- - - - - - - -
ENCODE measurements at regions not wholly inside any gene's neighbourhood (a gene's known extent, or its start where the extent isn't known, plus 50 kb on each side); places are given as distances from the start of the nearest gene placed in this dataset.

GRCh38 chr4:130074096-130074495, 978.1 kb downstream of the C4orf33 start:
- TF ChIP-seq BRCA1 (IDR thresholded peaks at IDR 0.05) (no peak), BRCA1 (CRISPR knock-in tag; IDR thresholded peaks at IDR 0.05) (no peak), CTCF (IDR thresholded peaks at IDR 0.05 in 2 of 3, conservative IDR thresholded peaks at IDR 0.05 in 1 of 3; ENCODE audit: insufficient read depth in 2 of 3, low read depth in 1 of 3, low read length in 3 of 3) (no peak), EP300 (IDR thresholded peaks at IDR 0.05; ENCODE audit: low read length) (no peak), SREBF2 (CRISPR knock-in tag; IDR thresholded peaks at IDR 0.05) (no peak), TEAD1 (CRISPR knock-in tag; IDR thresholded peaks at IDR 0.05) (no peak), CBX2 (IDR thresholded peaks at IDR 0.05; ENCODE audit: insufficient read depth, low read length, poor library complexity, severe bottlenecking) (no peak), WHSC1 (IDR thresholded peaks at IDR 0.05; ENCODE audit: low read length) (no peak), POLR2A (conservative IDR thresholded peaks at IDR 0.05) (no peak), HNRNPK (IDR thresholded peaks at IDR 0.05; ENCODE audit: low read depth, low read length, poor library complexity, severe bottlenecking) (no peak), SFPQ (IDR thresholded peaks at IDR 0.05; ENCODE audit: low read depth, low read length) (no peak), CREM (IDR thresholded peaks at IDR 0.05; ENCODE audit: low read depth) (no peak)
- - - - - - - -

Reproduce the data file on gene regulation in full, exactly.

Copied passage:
ENCODE measurements at regions not wholly inside any gene's neighbourhood (a gene's known extent, or its start where the extent isn't known, plus 50 kb on each side); places are given as distances from the start of the nearest gene placed in this dataset.

GRCh38 chr4:130074096-130074495, 978.1 kb downstream of the C4orf33 start:
- TF ChIP-seq BRCA1 (IDR thresholded peaks at IDR 0.05) (no peak), BRCA1 (CRISPR knock-in tag; IDR thresholded peaks at IDR 0.05) (no peak), CTCF (IDR thresholded peaks at IDR 0.05 in 2 of 3, conservative IDR thresholded peaks at IDR 0.05 in 1 of 3; ENCODE audit: insufficient read depth in 2 of 3, low read depth in 1 of 3, low read length in 3 of 3) (no peak), EP300 (IDR thresholded peaks at IDR 0.05; ENCODE audit: low read length) (no peak), SREBF2 (CRISPR knock-in tag; IDR thresholded peaks at IDR 0.05) (no peak), TEAD1 (CRISPR knock-in tag; IDR thresholded peaks at IDR 0.05) (no peak), CBX2 (IDR thresholded peaks at IDR 0.05; ENCODE audit: insufficient read depth, low read length, poor library complexity, severe bottlenecking) (no peak), WHSC1 (IDR thresholded peaks at IDR 0.05; ENCODE audit: low read length) (no peak), POLR2A (conservative IDR thresholded peaks at IDR 0.05) (no peak), HNRNPK (IDR thresholded peaks at IDR 0.05; ENCODE audit: low read depth, low read length, poor library complexity, severe bottlenecking) (no peak), SFPQ (IDR thresholded peaks at IDR 0.05; ENCODE audit: low read depth, low read length) (no peak), CREM (IDR thresholded peaks at IDR 0.05; ENCODE audit: low read depth) (no peak)